Disgruntled Iloilo City power consumers are elevating their concern to President Rodrigo Duterte given the worsening brownouts that already reached 326 hours in the past four months since the assumption of MORE Electric and Power Corporation as a service provider in the area.
In a press briefing over the weekend, Iloilo City consumers said their power supply woes are further aggravated by recent bill shocks.
In addition, they are also appealing to the Supreme Court, believing that a favorable decision from the country’s highest judicial body could finally resolve the legal scuffle between MORE and former provider Panay Electric Company (PECO) — as the protracted legal battle served as the root cause of the incessant power interruptions that have been impacting adversely on their quality of life and taking toll on economic opportunities for the area.
Ruperto Supeña, chairman of the Koalisyon Bantay Kuryente, said “Iloilo is dying and needs the help of President Duterte. We hope that you will enter the picture and you give our problem a finality here. We hope that this will be acted upon by the President.”
He added, “We do not want our kababayans to continue suffering. We don’t want our agony to continue and our economy to deteriorate…that’s our ultimate move,” emphasizing that their strategy is to gather thousands of signatures before sending formal petition to the Office of the President.
Congress is also being urged to take a second look at the franchise granted to MORE Power, with Supeña stressing “there’s still chance for Congress to change its course on the grant of the franchise,” given the myriad of complaints from consumers now on the firm’s “mediocre” service provision.
He further blamed MORE Power for disruptions in local businesses. “Their long and frequent brownouts are killing our businesses and livelihoods, and they are disrupting our essential medical services. We need the President to intervene, so he can keep a watchful eye on those who would exploit us.”
In particular, he noted that coronavirus testing at the Iloilo Doctors Hospital had been affected fuelling fears that infections in the city may exacerbate that could put their lockdown status back to the stricter enhanced community quarantine (ECQ) level.
Jon Mikel Lorenzo Afzelius, corporate communications and external affairs officer of PECO, laid down in a public hearing in Iloilo City, that city suffered 326 hours in total darkness in the past four months, double the outage duration during the PECO within the same timeline last year.
Primarily, he reckoned that the approximate 13-hour power outage that happened on June 20 in Mandurriao on the eve of Father’s Day celebration, should have been addressed in a duration of just one-hour if the servicing utility can genuinely lean on technical competence and expertise in power distribution of the company’s organization.
On the exorbitant billings, KBK Coordinator Jose Allen Aquino said they are currently collating all complaints from affected consumers – including those on electric bills that doubled as well as the questionable billing gaps – and will submit these as pieces of evidence to the Energy Regulatory Commission and Congress, so they can be prompted to carry out serious investigations on the matter.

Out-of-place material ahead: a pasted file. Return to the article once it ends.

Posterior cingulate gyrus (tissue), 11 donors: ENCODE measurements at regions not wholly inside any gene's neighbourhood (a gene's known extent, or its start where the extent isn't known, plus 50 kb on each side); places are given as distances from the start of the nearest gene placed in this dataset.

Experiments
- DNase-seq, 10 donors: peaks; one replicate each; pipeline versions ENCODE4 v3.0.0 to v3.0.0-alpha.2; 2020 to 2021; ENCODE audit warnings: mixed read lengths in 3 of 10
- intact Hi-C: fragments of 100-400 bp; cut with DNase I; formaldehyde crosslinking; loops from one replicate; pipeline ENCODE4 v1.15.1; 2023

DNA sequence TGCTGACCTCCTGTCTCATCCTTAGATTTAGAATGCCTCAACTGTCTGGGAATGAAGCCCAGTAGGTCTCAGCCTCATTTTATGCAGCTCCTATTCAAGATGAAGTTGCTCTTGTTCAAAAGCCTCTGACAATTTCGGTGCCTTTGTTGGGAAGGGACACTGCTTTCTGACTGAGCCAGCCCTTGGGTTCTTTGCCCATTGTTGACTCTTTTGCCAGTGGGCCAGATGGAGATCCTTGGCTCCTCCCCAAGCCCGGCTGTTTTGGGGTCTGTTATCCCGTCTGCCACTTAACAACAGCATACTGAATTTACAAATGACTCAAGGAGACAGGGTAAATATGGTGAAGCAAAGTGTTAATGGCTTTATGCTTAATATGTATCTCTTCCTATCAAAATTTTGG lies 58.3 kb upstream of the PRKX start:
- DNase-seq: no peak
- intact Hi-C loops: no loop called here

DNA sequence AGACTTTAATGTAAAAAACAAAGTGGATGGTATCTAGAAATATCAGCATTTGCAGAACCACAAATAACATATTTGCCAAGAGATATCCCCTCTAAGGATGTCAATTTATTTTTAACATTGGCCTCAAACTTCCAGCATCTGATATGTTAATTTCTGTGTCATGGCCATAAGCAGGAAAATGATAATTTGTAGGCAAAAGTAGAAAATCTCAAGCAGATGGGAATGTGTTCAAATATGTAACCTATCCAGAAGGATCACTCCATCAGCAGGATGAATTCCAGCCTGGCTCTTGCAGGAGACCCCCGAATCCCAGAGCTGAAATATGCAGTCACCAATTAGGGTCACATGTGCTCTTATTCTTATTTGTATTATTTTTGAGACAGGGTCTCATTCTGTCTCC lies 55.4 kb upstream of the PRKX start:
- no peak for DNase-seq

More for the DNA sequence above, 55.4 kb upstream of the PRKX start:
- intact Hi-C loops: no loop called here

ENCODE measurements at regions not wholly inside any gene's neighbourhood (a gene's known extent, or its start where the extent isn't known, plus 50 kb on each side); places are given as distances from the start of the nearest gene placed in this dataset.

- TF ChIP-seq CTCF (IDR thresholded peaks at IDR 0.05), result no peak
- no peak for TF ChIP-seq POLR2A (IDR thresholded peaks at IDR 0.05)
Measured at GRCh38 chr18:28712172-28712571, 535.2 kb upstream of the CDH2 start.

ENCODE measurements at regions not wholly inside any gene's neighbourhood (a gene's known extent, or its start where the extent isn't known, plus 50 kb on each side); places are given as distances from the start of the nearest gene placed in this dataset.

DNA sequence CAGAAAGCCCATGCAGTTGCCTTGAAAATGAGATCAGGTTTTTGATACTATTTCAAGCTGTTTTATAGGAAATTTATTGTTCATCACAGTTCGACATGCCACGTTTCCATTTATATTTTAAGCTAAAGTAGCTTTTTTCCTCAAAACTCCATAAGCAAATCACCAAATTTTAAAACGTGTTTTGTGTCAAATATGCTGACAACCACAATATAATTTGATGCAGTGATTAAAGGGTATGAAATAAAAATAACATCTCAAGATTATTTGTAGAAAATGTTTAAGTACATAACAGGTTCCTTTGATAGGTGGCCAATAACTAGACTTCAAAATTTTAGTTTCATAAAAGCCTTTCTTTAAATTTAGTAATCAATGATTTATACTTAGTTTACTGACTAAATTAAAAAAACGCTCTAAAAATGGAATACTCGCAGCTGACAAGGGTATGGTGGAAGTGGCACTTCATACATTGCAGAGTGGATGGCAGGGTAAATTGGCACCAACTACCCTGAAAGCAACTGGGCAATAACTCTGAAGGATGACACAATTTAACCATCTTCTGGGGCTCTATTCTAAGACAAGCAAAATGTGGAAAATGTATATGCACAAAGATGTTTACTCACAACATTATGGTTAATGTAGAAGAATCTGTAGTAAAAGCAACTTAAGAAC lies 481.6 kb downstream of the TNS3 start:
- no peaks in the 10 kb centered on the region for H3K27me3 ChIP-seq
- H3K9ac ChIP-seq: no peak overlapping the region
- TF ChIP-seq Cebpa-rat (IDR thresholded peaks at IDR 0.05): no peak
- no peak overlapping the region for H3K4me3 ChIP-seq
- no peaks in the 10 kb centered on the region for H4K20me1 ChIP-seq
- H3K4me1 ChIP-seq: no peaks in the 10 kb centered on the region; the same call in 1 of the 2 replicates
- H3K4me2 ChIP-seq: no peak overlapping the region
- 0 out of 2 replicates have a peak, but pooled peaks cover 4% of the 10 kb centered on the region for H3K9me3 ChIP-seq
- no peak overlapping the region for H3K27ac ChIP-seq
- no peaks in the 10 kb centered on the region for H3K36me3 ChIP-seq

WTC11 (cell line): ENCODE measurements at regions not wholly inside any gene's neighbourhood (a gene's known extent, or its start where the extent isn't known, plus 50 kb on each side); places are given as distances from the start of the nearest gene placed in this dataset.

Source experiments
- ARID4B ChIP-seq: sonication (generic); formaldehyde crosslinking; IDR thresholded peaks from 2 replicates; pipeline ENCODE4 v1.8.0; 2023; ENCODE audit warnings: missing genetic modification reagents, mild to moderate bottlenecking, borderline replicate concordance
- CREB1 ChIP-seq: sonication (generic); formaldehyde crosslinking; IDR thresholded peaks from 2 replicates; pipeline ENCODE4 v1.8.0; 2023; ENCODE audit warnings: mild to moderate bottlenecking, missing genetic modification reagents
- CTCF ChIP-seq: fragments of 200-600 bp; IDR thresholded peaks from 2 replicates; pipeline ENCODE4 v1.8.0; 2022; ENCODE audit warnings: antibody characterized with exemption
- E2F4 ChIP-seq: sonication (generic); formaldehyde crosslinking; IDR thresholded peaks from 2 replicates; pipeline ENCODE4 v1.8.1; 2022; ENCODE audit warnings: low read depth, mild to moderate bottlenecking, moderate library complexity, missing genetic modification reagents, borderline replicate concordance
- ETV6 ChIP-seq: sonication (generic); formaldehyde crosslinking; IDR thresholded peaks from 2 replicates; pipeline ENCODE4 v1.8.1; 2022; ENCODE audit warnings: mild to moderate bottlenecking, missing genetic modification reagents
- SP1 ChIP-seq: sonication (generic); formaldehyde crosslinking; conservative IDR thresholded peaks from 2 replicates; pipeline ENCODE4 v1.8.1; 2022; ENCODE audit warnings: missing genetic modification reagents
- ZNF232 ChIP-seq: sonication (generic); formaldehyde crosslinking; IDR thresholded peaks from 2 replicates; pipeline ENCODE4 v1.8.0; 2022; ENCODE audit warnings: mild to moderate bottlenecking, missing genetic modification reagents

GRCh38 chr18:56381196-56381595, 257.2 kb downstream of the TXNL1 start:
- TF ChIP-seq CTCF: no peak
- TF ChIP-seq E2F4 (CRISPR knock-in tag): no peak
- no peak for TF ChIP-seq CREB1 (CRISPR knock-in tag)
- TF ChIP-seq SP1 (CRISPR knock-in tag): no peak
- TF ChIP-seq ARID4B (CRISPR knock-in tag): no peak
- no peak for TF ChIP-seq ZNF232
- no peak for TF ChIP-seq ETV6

He cited the case of Iloilo City National High School which February billing cycle prior to the Covid-19 lockdown was at P200,000, but at the height of the ECQ when there had been no classes, the school’s electric bill shoot up to P350,000. The consumer group said there was no explanation provided by MORE Power yet on this particular billing case.
On the bill shocks being the sharp focus of investigations by the House and Senate Committees on Energy and with the prime attention also given by the ERC and the Department of Energy (DOE), Supeña queried that while “Meralco is being investigated by the government, why is our situation not being looked into?”
Iloilo City Mayor Jerry Trenas, in a recent Council hearing, has taken MORE Power to task, telling the company that “the people of Iloilo deserve more, and MORE Power promised more — and we are still waiting for MORE to give us the more.”
Councilors of Iloilo also took turn in reprimanding MORE Power on the series of brownouts happening in the area, with Councilor Alan Zaldivar stating “our clear message to MORE is that, you are not ready to give quality service to Iloilo City.”
In the view of Councilor Ely Estante, it could have been better for MORE Power if it just have invested on its own facilities rather than opt for expropriation of the assets owned by PECO.
Councilor Ed Peñaredondo similarly sought firm commitment from MORE Power on immediate improvements that it can implement the technical incompetence demonstrated by its current service, as he emphasized that this is already taking toll on the flow of investments in the city.
Among all infrastructure assets and key facilities in that metropolis, he noted that water and power are top concerns, but this cannot be concretized squarely if the on-and-off service provision of MORE Power will persist. “Sometimes you meet the supply requirements, sometimes you do not supply. So, if that is the case, we cannot convince our investors to come over,” he said.